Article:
By R.M. Campbell
Since its founding in 1924, the Curtis Institute of Music in Philadelphia has become one of the most important music conservatories in the United States. Its list of alumni, as well as faculty, represent some of the most celebrated names in music. They are everywhere, including a number in the Seattle Symphony Orchestra, like principal violist Susan Gulkis. However, the school is not as well-known to the general public as the Juilliard School in New York. Curtis on Tour, hopes to correct that and give its young, talented students an early crack on the professional stage. It made its Seattle debut last year at the Henry Chapel in the Highlands. It returned Tuesday night, with different students accompanied by two eminent faculty members — violinist Ida Kavafian and cellist Peter Wiley — and its eminent president Roberto Diaz, who was principal violist of the Philadelphia Orchestra until his appointment to Curtis. Kavafian and Wiley played. Diaz did not, a pity, because he is such a fine musician (he played at the Seattle Chamber Music Festival the year of his appointment), although his student, Hyo Bi Sim, did, and acquitted herself with honor.
Diaz spoke briefly about the need for students to get a feel for the stage, for getting music into the bones instead of just their fingers. If last year’s concert set a precedent, one could expect a first-class performance. No need to make excuses for student work. On Tuesday, they played at a very high level. One would expect as much from Kavafian and Wiley. Sim is a student of Diaz and violinist Benjamin Beilman, a student of Kavafian. Only rarely was there tentative playing. With musicians like Kavafian and Wiley on the faculty, the students learn not only the basics but also the feeling of performing before an audience. Well-known in Seattle from her Santa Fe Chamber Music days, which once did a summer residency here, Kavafian has had a substantial career as a member of the Lincoln Center Chamber Music Society, former member of the Beaux Arts Trio, co-founder of the revolutionary chamber group Tashi and artistic director of the Angel Fire Festival in New Mexico. She has been a member of the Curtis faculty for a dozen years. Wiley is a Curtis graduate, entering the school at age 13. His career has taken him across a good share of the Western world as a chamber musician and soloist. He succeeded David Soyer, who just died, in the Guarneri Quartet, now disbanded. He joined the Curtis faculty in 1996.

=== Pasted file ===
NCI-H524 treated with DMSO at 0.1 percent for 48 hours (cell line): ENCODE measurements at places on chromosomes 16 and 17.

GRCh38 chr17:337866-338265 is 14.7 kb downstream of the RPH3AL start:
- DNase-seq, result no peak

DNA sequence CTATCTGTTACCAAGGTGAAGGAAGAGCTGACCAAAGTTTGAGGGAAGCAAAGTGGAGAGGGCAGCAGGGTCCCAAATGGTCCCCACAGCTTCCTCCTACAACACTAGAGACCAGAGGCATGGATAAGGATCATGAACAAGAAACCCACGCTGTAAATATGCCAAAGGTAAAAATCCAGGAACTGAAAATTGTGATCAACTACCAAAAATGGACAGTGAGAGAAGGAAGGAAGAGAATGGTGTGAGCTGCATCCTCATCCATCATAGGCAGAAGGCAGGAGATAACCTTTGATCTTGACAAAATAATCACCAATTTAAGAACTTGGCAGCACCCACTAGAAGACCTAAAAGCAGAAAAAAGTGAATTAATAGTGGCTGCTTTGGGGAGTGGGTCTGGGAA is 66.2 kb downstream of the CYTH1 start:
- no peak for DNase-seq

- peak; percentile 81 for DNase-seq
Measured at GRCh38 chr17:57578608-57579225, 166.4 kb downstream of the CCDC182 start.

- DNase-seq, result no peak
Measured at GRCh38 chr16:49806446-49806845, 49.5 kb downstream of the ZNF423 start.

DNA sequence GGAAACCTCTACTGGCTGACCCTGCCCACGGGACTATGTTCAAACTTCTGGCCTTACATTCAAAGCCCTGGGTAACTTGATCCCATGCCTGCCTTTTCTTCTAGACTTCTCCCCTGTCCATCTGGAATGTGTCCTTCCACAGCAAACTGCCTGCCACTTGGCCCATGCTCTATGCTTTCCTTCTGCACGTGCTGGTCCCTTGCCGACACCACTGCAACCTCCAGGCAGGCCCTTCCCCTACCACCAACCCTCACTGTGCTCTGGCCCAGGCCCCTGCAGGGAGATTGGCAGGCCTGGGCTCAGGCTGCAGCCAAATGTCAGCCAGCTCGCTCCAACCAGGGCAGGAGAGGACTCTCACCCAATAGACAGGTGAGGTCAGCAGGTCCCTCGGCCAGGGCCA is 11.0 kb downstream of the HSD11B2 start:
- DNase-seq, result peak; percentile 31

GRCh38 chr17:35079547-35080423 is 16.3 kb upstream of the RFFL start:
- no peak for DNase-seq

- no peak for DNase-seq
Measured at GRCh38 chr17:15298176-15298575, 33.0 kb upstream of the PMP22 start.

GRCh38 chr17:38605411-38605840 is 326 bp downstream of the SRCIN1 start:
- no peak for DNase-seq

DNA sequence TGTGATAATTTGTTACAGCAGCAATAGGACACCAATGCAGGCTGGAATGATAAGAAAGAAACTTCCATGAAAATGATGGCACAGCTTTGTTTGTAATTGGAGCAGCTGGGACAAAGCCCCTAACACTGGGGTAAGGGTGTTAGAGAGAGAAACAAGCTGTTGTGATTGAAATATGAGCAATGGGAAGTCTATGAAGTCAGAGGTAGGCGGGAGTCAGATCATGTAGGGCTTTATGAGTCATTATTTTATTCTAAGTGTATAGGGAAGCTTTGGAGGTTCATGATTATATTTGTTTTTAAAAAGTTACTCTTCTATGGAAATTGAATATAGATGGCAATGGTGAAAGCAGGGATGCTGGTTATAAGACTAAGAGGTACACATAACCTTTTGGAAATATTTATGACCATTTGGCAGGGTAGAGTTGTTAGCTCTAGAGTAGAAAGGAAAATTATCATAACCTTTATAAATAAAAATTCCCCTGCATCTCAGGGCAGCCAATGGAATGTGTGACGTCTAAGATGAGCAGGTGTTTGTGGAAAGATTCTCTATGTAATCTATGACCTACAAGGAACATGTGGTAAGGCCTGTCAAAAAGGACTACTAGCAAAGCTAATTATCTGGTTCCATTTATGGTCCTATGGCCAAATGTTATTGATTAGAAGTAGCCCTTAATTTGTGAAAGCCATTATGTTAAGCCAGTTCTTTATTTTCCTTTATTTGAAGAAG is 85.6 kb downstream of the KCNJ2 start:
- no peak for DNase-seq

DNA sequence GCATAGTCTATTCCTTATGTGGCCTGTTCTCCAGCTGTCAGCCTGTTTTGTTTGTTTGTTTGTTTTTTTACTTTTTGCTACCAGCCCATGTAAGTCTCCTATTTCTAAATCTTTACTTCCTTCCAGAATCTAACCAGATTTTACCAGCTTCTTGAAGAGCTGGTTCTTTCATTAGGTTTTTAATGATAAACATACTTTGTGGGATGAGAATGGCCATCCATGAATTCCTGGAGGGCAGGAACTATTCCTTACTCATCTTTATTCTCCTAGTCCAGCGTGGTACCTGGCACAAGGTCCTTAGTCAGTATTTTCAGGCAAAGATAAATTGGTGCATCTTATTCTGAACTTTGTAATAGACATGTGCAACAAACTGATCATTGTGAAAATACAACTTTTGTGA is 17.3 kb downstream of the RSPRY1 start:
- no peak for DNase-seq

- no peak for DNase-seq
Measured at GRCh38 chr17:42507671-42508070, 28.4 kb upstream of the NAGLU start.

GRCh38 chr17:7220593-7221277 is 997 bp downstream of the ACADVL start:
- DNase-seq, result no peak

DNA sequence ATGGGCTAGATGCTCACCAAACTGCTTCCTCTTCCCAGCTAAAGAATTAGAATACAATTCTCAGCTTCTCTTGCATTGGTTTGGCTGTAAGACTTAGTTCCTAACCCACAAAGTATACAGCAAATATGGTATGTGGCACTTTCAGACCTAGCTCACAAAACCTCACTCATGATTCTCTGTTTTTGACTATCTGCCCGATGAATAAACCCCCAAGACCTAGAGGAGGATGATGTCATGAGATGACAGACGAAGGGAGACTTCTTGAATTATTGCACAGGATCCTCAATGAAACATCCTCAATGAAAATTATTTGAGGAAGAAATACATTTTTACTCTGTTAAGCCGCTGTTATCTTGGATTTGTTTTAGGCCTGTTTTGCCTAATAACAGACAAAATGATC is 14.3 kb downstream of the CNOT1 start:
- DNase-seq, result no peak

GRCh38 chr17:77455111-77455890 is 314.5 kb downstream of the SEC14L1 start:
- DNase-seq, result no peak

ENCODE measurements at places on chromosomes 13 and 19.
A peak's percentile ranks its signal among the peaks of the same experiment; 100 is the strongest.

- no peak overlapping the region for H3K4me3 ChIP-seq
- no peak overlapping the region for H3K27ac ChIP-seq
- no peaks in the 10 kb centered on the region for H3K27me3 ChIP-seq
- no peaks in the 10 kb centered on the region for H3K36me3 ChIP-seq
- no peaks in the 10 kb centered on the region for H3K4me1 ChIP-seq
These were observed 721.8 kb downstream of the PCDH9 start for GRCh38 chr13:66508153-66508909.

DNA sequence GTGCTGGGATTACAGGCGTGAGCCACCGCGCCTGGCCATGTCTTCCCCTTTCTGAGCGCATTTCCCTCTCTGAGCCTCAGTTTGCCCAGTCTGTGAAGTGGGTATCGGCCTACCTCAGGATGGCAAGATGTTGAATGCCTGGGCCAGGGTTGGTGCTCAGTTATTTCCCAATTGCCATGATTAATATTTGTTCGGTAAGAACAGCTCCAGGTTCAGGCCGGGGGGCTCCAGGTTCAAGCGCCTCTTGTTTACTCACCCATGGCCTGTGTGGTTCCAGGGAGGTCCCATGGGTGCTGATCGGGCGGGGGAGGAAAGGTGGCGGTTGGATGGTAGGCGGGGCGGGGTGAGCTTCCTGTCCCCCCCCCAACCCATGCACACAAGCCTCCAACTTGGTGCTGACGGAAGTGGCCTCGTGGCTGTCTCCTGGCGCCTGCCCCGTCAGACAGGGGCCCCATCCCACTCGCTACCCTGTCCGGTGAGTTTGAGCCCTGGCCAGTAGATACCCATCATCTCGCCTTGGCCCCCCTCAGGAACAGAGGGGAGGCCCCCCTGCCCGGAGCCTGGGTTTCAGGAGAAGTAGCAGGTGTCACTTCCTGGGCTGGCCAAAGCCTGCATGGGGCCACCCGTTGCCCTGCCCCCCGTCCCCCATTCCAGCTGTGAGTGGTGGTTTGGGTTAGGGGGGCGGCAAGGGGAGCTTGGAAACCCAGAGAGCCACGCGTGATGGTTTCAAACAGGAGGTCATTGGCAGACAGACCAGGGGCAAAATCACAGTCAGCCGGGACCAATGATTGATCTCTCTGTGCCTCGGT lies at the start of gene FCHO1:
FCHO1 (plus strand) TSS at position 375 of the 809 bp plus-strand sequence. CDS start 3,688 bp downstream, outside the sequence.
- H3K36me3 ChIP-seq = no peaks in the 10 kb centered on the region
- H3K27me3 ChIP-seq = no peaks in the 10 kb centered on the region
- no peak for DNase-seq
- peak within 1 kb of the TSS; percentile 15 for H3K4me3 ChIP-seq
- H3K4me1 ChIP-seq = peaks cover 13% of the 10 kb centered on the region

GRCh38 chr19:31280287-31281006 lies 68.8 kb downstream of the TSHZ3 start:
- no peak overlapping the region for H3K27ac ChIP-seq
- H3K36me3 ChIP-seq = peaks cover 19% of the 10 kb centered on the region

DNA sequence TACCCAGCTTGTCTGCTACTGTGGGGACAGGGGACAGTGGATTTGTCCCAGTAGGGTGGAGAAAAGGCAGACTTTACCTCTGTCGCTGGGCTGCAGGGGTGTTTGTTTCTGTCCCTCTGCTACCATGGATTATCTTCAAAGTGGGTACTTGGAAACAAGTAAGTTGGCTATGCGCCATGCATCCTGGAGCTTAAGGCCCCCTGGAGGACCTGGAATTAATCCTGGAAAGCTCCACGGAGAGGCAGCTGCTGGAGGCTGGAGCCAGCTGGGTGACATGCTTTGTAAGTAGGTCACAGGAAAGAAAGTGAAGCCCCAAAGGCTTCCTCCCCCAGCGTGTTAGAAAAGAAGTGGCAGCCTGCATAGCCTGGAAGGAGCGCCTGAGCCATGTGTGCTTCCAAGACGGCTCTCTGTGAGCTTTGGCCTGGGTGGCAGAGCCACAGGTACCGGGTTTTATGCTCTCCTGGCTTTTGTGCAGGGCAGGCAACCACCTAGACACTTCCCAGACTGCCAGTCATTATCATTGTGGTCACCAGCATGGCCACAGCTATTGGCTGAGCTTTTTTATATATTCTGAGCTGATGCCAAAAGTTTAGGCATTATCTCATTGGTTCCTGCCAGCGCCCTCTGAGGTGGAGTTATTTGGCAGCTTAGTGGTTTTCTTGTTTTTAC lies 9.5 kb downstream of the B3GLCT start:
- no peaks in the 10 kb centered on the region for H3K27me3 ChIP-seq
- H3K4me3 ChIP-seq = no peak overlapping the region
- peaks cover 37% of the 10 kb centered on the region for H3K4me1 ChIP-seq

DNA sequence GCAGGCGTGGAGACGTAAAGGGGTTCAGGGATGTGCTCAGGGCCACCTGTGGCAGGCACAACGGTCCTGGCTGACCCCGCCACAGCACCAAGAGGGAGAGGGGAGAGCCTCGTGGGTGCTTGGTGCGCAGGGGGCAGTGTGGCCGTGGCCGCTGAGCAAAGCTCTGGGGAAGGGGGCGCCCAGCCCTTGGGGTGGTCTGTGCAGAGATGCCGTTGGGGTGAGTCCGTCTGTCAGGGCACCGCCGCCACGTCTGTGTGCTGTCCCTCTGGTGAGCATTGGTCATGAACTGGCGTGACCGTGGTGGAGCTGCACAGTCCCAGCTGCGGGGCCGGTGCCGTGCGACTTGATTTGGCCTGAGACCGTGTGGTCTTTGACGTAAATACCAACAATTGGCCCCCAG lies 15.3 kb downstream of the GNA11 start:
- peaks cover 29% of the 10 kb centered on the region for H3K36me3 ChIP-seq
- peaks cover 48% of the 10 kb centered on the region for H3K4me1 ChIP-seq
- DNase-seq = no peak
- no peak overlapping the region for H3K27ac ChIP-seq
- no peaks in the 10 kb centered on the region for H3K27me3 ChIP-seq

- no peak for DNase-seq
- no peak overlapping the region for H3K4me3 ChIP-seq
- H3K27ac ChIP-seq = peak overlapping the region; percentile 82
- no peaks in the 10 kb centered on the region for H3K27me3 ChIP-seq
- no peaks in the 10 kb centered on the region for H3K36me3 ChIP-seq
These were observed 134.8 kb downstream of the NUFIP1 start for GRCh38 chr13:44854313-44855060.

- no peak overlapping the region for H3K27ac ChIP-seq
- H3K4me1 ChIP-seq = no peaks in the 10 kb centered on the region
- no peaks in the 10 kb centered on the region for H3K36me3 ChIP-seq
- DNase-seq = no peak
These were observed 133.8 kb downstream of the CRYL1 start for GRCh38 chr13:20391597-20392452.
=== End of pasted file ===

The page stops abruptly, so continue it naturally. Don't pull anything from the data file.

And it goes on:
Kavafian led the ensemble in Dvorak’s Piano Quintet in A, giving it all the usual Kavafian attributes — intelligence, strength, musicality and a sense of oneness with colleagues. With his extraordinary depth and beauty of sound (no wonder he was invited to joined the Guarneri), Wiley provided the base on which everything could be assembled with character, appropriate scale and a sense of propulsion. But they were not the only ones who made substantial music. The quintet gives plenty of opportunity to the violist in a variety of solos, all of which Sim took full advantage with her big, dark sound, limpid phrases and fast-moving fingers. Like Sim, the pianist Yekwon Sunwoo is from Korea. He is an astonishing musician for his age. I can’t remember when I have heard a more eloquent beginning to this famous quintet, which is essentially his solo statement. Never one to keep his method of performance in one mode, he is a master of tonal and dynamic variation. He is a poet with a big technique to back up everything he wants to do. Rarely does a percussion instrument like the piano settle so easily into a string sensibility, but he does with seeming ease. Beilman was the able second violin.
Samuel Barber’s String Quartet in B Minor opened the program. The composer has a long history with Curtis. He entered the school at 14 and was a member of its first class in 1924. The school’s founder, Mary Louise Curtis Bok, was one of Barber’s most devoted patrons. His composing skills were established during his first eight years at the school. He returned in 1939 as a teacher and stayed for three years. His B Minor Quartet was his only venture into the field of string quartets. If it is famous today, it is because the Adagio of the second movement was orchestrated the same year of its composition, in 1936, and given its premiere two years later under a new title of “Adagio for Strings” by Arturo Toscanini and the NBC Symphony Orchestra. That “Adagio” is ubiquitous in music. The quartet was given a taut, forceful reading that made the most of the materials Barber provided, making one wonder why it isn’t heard more often. The four were substantial advocates for this highly expressive, lyrical piece. Curiously the Adagio was least effective.